In this episode, we talk about what sparked massive protests in Israel, why the rule of law in Israel is in danger, and about lessons for citizens protesting worldwide.
Under the pretext of investigating the Russia’s influence in Poland, the newly formed polish parliamentary commission has been granted the authority to silence the opposition and impose a ban on individuals holding public positions for up to 10 years. In the light of the upcoming fall parliamentary elections, this tool strikes at those seeking to run in the elections or get appointed.
The past year was full of events related to the ongoing crisis of the rule of law in Poland. The last few months have been dominated mainly with the issue of the “milestones” attached to the National Reconstruction Plan and the disagreement within the ruling coalition as to how to achieve them. Among other things, for this purpose the infamous Disciplinary Chamber was abolished and replaced with Chamber of Professional Responsibility.
Last year in Poland was marked by heated discussions linked with the provision of European Union Recovery Funds, which have been promised to the Polish government on condition that it successfully restores the rule of law, infringed through multiple reforms of the ruling coalition. Introduced over the last seven years, they largely touched upon the judiciary system, increasing its dependence on the legislative branch.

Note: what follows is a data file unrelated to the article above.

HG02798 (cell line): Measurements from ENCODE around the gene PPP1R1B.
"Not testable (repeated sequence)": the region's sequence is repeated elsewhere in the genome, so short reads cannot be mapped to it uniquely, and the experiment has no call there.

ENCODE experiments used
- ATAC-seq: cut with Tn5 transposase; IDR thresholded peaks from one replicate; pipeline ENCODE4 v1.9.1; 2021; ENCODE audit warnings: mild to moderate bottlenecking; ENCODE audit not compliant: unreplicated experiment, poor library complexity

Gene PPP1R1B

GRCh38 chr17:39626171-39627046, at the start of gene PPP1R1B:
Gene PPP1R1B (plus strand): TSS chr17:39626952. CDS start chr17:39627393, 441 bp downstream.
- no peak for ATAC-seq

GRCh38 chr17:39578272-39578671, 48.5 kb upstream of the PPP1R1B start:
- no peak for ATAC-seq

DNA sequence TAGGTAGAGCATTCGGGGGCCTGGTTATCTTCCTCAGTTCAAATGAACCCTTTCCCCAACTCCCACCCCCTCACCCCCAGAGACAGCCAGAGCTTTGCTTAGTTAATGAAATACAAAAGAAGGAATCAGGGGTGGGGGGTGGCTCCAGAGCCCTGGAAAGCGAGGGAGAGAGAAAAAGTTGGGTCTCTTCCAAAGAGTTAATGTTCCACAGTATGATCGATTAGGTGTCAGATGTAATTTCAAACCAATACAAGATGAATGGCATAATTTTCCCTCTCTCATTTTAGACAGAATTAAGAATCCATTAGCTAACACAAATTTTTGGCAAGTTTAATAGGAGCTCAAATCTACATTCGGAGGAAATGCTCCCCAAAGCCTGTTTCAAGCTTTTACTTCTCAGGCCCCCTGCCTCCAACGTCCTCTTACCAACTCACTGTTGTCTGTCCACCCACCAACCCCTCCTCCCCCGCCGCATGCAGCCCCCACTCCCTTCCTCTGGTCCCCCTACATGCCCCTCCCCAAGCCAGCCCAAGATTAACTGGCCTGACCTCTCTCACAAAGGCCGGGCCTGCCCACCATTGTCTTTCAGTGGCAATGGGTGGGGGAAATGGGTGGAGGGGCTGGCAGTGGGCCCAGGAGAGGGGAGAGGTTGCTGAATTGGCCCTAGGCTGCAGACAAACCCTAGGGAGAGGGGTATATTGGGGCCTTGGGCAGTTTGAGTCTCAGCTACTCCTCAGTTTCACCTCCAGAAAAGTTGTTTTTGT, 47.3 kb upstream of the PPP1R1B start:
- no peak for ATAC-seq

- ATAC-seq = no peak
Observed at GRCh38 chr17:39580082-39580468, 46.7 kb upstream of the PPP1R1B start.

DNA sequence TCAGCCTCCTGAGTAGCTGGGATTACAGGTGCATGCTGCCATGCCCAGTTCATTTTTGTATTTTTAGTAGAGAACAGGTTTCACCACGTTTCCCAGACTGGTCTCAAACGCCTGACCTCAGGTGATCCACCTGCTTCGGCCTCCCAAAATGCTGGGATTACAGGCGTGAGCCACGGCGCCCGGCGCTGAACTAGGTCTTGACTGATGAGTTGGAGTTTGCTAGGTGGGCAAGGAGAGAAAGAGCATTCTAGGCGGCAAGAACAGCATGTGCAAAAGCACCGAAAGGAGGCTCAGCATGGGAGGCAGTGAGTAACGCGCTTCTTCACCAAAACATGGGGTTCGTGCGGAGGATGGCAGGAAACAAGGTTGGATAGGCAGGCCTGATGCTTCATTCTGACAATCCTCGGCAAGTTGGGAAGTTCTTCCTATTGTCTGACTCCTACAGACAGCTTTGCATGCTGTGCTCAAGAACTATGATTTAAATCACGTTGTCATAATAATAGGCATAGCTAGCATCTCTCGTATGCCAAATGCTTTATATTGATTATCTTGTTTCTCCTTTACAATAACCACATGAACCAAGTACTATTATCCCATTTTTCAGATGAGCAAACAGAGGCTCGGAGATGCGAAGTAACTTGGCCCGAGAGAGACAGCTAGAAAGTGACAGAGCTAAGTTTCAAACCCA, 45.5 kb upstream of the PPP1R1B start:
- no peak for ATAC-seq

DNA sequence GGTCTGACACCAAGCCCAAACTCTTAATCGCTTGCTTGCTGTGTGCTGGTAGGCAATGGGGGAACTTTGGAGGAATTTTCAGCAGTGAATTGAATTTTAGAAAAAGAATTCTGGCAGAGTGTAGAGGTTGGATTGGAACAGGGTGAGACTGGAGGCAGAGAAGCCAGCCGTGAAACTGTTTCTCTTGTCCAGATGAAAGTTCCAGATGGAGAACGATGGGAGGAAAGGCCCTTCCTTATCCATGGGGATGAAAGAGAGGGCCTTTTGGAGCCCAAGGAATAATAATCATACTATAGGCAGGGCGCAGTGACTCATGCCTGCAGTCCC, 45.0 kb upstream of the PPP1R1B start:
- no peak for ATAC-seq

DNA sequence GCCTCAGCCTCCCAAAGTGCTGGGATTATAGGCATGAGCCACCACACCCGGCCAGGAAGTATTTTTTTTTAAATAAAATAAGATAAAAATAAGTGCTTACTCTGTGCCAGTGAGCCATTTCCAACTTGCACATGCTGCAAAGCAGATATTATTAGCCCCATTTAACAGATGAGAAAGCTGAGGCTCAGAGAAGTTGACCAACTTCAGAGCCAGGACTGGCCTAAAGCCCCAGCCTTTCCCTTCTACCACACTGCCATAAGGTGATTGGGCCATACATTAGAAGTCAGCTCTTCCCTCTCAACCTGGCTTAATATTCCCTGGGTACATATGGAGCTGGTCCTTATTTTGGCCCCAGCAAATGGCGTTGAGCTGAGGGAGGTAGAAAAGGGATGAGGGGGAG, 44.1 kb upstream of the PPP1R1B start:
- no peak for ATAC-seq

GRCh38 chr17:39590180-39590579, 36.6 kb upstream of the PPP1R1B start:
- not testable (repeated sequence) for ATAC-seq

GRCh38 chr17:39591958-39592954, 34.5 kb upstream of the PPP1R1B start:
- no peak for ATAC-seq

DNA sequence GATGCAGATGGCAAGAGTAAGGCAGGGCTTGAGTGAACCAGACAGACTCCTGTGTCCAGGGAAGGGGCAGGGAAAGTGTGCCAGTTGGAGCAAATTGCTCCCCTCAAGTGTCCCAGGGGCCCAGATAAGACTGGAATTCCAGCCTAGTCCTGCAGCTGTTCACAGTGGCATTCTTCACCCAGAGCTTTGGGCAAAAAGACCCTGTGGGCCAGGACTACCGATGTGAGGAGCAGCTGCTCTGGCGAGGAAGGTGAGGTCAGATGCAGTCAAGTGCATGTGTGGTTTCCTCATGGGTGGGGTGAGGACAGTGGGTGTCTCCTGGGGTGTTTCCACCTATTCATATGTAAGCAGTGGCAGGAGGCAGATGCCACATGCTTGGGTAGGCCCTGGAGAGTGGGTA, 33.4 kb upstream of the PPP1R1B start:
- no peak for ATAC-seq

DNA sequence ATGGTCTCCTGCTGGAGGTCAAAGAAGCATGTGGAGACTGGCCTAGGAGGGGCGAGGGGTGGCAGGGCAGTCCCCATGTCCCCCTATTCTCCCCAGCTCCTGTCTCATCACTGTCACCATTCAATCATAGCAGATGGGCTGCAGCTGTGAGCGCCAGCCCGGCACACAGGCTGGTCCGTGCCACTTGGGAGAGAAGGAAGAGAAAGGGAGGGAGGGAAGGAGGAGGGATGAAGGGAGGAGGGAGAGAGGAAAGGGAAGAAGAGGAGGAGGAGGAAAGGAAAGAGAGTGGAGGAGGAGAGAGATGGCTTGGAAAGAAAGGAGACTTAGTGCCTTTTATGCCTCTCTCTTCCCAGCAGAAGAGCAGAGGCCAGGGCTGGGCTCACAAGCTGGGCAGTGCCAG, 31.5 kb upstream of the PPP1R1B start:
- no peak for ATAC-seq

In this episode, Leszek Jażdżewski talks with Gerald Knaus about the enlargement policy of the European Union, new potential EU members, the “New Cold War”, and the future of the European project.
Since Prime Minister Morawiecki has come to the conclusion that he needs additional funds from the EU, one has to wonder from where they will come. The EU budget does not come from nothing.
Though Fidesz supported sanctions against Russia, the government is not allowing the transfer of lethal weapons through Hungarian territory to Ukraine. The narrative that Fidesz supports peace while the opposition supports war was completely false, nevertheless it worked.
The law should protect us from the will of the rulers, arbitrary decisions of the elected or non-elected politicians, any of us acting in an anti-social way, as well as any wrongdoing. Classical liberals are simply striving for a lawful society.
After a promising start the Hungarian political system could not turn into a liberal democracy. It is not a special occurrence, in some other “third wave countries” democratization slowed down or stopped as well. The democracy crisis has many reasons: fragmented political culture, economic problems, problematic challenges to fundamental rights.
Viktor Orban’s new legislative package equates homosexuality with paedophilia. For next year’s elections, Orban’s government needed another bogeyman against which it could mobilize populistically. But sexual identity is protected in the EU Charter of Fundamental Rights. The European Commission must immediately initiate infringement proceedings against Hungary, demands Moritz Körner in an interview.